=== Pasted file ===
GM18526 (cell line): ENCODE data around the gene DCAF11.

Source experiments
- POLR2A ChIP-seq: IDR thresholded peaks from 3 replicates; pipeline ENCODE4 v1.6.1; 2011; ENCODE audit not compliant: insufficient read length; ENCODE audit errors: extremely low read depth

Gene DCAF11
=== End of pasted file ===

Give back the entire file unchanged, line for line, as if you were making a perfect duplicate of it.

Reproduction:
GM18526 (cell line): ENCODE data around the gene DCAF11.

Source experiments
- POLR2A ChIP-seq: IDR thresholded peaks from 3 replicates; pipeline ENCODE4 v1.6.1; 2011; ENCODE audit not compliant: insufficient read length; ENCODE audit errors: extremely low read depth

Gene DCAF11